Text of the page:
While certain traits will be predominantly favoured by either pre- or post-copulatory sexual selection, other traits, such as body size, are clearly important in both (Holleley et al., 2006). Large body size, as well as the expression of countless and diverse primary and secondary sexual traits, is often favoured by classic male–male competition or female choice (reviewed in Andersson, 1994; Blanckenhorn, 2000; Fairbairn et al., 2007; Hunt et al., 2009). For instance, during aggressive contests for access to females that are typical in many animal species, large males are often more successful at acquiring mates and/or forcing copulations (Parker & Thompson, 1980; Zucker & Murray, 1996; Shine & Mason, 2005; Brown, 2008; Hasegawa et al., 2011; Jorge & Lomonaco, 2011). Large body size can also confer a mating advantage in noncombative courtship displays, as observed in certain insects and anurans (Howard & Young, 1998; Simmons, 1988). The effect of body size on mate acquisition is particularly apparent in species that display size-dependent alternative mating tactics. In a number of fishes and birds (Ryan et al., 1992; Brantley & Bass, 1994; Lank et al., 1995) and even insects such as the rove beetles and yellow dung flies (Forsyth & Alcock, 1990; Pitnick et al., 2009), large and small males can develop completely different precopulatory strategies towards attaining matings that might involve sneaking, cuckoldry or even female mimicry (reviewed in Gross, 1996; Schuster & Wade, 2003).

Body size also affects post-copulatory processes via correlated morphology and allometric scaling (Simmons, 2001a). Relative testis size, that is, sperm production in relation to body size, is commonly used to gauge sperm competitive ability. In general, testis size scales positively, albeit typically hypo-allometrically with body size, both within (Gage et al., 1995; Tomkins & Simmons, 2002; Wedell et al., 2006) and across species (Møller, 1988, 1989; Gage, 1994; Hosken, 1997; Stockley et al., 1997; Schulte-Hostedde & Millar, 2004; Minder et al., 2005; Schulte-Hostedde & Alarie, 2006; Liao et al., 2011; Vahed et al., 2011). Because larger males consequently harbour absolutely more but relatively fewer sperm, they are presumed to transfer or displace larger quantities of sperm in many species, conferring a fertilization advantage (reviewed in Simmons, 2001a; Bangham et al., 2002). In other species, however, there is no size advantage (Stockley & Purvis, 1993; Parker & Simmons, 1994; Arnqvist & Danielsson, 1999; Tomkins & Simmons, 2002) or at times even a small male advantage in sperm competition (Schneider et al., 2000; Danielsson, 2001; Sato et al., 2004; Schneider & Elgar, 2005; Wenninger & Averill, 2006; Watt et al., 2011), such as when smaller males invest disproportionally more in testes or ejaculates (Schulte-Hostedde & Millar, 2004; Schäfer et al., 2008; Schutz et al., 2010).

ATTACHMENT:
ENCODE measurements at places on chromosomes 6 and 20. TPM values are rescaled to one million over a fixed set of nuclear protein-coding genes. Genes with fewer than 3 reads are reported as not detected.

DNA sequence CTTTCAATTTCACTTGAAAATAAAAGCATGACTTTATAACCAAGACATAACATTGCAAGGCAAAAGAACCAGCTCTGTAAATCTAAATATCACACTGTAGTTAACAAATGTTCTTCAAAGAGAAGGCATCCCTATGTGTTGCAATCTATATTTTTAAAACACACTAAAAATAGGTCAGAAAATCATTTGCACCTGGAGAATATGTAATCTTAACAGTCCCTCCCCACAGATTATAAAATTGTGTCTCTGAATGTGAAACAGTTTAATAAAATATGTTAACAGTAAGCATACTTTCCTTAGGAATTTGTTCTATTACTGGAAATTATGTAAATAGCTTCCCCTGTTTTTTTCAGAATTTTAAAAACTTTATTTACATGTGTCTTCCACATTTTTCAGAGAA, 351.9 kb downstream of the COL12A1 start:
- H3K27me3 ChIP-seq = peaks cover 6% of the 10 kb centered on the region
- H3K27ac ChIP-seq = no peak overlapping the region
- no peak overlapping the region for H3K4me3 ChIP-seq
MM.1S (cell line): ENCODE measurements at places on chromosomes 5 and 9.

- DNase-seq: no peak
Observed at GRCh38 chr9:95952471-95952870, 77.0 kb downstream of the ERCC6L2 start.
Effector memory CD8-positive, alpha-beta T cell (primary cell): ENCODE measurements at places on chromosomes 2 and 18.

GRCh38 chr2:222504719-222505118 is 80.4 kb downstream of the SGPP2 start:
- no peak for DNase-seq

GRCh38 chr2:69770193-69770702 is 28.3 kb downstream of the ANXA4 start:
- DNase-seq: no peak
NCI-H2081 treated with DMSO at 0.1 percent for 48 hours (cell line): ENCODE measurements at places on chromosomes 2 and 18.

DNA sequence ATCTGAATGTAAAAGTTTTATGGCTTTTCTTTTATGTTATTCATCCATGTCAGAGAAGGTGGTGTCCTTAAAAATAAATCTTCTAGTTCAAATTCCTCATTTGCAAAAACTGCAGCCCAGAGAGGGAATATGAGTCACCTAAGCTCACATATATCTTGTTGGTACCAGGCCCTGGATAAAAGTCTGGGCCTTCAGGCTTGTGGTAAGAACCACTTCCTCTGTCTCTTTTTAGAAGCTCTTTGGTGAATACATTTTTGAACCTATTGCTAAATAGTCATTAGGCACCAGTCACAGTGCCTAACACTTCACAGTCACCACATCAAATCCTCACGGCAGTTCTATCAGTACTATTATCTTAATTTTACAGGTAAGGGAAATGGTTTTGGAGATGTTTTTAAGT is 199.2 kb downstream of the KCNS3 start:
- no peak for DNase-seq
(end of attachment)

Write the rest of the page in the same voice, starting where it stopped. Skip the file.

We here study the relationship between pre- and post-copulatory sexual selection by comparing the mating behaviour and reproductive morphology of four European and five North American populations of the dung fly Sepsis punctum (Fabricius, 1794) (Diptera: Sepsidae). Sepsid flies are increasingly used as model organisms in sexual selection studies because they have diverse sexual dimorphisms as well as elaborate mating behaviour (Puniamoorthy et al., 2008, 2009) and can be reared easily in the laboratory (e.g. Teuschl & Blanckenhorn, 2007). Sepsis punctum is a geographically widespread species that can be collected not only on cattle pastures but also on dog excrements in parks and open fields (Pont & Meier, 2002). In a recent study (Puniamoorthy et al., 2012), we found that the intensity of precopulatory sexual selection acting on male body size was much stronger in European than in North American populations. In agreement with the differential equilibrium hypothesis of sexual size dimorphism (SSD) (Blanckenhorn, 2000; Fairbairn et al., 2007), this can explain the geographic reversal in SSD of S. punctum observed between the continents. Schultz (1999) first noticed that the presence of precopulatory courtship also varies between the continents, suggesting that the reversal in SSD might segregate with differences in the mating system and other trait complexes. We here explore this further by focusing on traits related to mate acquisition and traits with putative function in sperm competition. We took an integrated approach, comparing detailed behavioural experiments and observations with morphological measures of fertilization-related structures and body size across nine cross-continental S. punctum populations.